My counterpart in our discussion made what I think are rather obvious points in rebuttal. She cited my health and happiness, presumably in great jeopardy, imploding slowly but surely one angry moment at a time due to my psyche’s gross mismanagement of my emotions. Not only is anger stressful, therefore triggering numerous potential health problems, it adversely affects our quality of life. After all, it’s not good to walk around angry all the time. At first glance, these negative consequences of anger are irrefutable.
So, instead of getting angry, what should you do? She insisted the best approach is channeling negatives into positives. In other words, instead of focusing on what went wrong, look back at what may have gone right. And if nothing went right, then think of a similar situation or another day when things did go right. Here’s a podcast about this subject: CLICK HERE Here’s a popular blog which captures the essence of that philosophy. CLICK HERE
This new age philosophy sounds good. Nonetheless, I’m convinced that due to our basic instincts (maybe it’s in the DNA), some of us simply aren’t constituted nor conditioned to always turn the other cheek and focus on the good things instead. We can’t change the essence of fundamentally who we are and how we express ourselves. Furthermore, it’s important — even vital — for real evil which is out there to be counterbalanced with an equal (if not greater) measure of passion and reaction. Civilization — and its survival — needs angry people.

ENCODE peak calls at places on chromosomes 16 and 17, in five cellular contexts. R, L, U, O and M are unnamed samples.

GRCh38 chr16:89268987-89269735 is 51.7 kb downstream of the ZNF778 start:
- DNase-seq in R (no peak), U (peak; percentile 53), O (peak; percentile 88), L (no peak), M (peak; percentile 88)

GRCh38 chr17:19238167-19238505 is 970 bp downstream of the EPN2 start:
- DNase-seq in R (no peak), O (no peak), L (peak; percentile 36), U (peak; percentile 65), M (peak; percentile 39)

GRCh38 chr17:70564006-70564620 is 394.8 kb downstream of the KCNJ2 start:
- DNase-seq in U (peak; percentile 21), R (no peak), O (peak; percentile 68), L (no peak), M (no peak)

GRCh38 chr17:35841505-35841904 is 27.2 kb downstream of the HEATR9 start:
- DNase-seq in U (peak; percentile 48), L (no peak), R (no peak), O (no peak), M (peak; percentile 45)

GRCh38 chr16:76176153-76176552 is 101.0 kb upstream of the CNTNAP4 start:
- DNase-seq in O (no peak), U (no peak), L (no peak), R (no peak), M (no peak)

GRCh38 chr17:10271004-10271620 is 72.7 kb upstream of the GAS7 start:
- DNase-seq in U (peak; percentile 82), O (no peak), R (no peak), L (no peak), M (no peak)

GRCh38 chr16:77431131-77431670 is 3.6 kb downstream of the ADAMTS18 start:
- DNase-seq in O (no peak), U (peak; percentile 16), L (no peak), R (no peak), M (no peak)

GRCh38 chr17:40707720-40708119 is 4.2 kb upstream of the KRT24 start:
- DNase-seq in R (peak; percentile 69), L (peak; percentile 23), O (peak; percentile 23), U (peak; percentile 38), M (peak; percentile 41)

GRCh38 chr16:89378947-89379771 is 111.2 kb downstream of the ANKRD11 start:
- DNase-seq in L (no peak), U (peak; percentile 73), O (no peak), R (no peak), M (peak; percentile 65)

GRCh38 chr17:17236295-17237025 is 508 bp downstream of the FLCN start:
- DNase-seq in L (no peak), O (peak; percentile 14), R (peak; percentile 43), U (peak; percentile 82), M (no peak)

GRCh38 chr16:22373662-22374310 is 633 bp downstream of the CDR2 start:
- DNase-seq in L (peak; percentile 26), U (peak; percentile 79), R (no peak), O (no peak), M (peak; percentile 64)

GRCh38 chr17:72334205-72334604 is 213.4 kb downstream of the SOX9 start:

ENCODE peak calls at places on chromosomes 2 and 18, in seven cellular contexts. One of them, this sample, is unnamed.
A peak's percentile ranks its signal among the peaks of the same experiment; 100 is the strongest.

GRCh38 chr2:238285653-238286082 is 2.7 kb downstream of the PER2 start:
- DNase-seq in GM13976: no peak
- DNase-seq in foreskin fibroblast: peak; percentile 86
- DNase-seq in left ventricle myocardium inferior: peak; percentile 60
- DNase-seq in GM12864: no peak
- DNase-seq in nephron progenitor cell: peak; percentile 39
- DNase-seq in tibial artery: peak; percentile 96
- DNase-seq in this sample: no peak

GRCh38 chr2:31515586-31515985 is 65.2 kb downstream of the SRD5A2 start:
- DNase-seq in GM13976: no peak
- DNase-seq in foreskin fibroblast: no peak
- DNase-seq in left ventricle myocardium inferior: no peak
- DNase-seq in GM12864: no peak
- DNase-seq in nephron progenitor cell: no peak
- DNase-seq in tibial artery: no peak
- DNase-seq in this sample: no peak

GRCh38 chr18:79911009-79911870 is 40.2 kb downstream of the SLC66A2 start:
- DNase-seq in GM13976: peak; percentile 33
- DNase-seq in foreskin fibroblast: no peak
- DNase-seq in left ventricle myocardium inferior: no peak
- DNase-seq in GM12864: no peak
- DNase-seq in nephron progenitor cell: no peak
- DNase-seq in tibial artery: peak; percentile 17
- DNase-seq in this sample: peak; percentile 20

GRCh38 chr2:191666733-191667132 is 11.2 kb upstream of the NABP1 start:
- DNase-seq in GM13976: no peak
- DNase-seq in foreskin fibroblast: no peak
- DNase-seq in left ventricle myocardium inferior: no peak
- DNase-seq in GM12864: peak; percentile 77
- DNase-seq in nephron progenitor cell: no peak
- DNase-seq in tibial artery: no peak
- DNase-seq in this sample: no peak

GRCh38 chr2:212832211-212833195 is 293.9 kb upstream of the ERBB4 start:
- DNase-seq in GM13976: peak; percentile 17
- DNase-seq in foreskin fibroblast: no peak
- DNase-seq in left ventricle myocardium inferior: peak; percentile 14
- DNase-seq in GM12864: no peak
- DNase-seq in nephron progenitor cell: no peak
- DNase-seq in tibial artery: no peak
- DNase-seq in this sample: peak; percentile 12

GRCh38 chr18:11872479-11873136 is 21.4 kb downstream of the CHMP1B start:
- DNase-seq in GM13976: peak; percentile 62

This cuts to the core of what I consider to be the essence of living a productive life. Selfish as it might be, I argue that our happiness may actually depend on conflict. We have no alternative than to embrace the “Type A” personality in ourselves and put all this pent up energy to good use. Alas, the world is full of good uses for anger. The possibilities are endless.
The jerk who cuts in line at the store needs be confronted. The service employee who is unmistakably rude should be scolded. The selfish prick who intentionally takes up two spaces in a crowded parking lot probably deserves to have his car scratched. The moron who blows cigarette smoke in your face without apology likely deserves a hearty bitch slap. Anger is a good reflex.
And then there are the bigger issues. The racist fools who ridicule the new Miss America need to be openly disgraced. The mindless zealots who want “Creation Science” taught in our schools must be exposed as buffoons. Charlatans like psychics and fortune tellers who prey on the weak must be confronted and put out of business. Again, here’s where anger is good.
And then there are the biggest issues of all. Wall Street types who nearly drove the world into another Great Depression should be charged, convicted, and sent away for life. Monsters who committed horrible crimes against humanity, often sanctioned by governments, should be hunted down. Corporations and contractors that cheat the taxpayer, pollute the environment, engage in corruption, and do any number of other bad things should be boycotted and put out of business. The bottom line is — anger becomes essential towards righting the world’s many wrongs.
You don’t win life’s most important battles by doing breathing exercises or simply focusing on good things.
You win — first of all — by getting angry.
Writer’s Note: Special thanks to Patti Beadles for the discussion and links above.